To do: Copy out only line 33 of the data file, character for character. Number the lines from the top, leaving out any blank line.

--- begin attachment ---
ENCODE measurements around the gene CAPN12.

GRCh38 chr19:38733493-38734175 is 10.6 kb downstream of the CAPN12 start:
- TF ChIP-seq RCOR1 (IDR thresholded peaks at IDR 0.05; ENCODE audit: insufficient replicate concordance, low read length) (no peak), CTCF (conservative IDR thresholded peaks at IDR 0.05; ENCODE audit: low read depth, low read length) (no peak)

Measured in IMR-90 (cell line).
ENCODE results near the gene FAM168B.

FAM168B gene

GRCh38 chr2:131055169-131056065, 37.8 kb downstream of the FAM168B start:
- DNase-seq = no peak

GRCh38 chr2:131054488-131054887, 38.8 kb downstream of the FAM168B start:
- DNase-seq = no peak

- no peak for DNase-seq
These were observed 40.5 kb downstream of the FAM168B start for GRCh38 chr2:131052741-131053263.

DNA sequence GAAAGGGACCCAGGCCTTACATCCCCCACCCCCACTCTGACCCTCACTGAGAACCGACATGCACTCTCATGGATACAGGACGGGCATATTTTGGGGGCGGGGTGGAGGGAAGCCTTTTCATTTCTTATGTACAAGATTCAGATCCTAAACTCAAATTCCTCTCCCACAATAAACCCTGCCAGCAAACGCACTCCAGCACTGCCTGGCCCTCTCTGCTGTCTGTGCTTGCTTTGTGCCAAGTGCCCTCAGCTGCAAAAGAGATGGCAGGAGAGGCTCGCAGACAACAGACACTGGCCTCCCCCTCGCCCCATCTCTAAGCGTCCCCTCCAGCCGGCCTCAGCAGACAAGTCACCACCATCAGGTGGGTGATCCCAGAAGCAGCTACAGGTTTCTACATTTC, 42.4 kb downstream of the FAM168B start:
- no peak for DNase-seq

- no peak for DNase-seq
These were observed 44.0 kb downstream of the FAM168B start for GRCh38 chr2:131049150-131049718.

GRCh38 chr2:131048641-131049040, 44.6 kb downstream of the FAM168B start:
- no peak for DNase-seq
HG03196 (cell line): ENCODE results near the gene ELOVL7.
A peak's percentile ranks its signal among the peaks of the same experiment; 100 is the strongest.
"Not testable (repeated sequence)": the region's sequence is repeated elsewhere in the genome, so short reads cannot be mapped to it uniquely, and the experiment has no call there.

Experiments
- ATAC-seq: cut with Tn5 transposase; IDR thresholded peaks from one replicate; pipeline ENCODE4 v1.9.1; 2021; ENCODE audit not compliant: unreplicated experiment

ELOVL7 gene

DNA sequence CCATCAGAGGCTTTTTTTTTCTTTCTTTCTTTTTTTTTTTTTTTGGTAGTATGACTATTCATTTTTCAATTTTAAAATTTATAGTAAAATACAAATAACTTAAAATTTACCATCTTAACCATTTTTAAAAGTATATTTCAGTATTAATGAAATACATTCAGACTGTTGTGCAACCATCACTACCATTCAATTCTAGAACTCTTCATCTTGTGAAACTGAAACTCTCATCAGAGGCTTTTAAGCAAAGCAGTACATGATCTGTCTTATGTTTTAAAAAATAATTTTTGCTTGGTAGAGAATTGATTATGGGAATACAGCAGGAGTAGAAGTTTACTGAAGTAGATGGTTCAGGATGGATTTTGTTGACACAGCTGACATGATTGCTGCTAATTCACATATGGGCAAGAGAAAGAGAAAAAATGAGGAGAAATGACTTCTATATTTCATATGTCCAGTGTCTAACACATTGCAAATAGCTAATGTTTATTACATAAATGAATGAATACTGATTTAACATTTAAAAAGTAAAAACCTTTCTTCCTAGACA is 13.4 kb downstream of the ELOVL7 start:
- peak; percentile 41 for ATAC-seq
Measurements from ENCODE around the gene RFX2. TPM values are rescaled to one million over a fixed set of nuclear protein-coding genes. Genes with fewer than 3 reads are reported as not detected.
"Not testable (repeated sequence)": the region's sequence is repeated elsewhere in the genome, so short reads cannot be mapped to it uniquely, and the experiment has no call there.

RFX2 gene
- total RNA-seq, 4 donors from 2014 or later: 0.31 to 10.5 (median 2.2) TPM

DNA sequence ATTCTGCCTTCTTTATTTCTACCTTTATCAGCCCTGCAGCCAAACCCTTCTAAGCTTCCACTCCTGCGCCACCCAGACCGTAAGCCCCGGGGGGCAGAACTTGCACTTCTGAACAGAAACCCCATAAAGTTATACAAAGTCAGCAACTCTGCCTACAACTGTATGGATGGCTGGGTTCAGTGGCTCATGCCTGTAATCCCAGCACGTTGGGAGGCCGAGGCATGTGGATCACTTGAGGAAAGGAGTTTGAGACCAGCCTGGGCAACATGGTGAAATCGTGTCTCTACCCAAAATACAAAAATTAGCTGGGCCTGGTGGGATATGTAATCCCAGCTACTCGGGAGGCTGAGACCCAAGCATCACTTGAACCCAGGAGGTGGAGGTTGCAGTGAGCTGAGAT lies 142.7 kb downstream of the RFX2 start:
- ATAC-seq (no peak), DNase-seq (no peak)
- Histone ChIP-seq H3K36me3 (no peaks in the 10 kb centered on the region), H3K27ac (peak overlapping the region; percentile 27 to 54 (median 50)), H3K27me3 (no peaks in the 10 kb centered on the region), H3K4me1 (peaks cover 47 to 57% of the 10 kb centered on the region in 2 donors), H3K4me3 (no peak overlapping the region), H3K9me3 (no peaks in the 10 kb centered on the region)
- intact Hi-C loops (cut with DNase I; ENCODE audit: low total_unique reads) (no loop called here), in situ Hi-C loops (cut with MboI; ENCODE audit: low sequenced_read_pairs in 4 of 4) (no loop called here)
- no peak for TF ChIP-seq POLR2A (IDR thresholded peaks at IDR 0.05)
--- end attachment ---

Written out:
- Histone ChIP-seq H3K36me3 (no peaks in the 10 kb centered on the region), H3K27ac (peak overlapping the region; percentile 27 to 54 (median 50)), H3K27me3 (no peaks in the 10 kb centered on the region), H3K4me1 (peaks cover 47 to 57% of the 10 kb centered on the region in 2 donors), H3K4me3 (no peak overlapping the region), H3K9me3 (no peaks in the 10 kb centered on the region)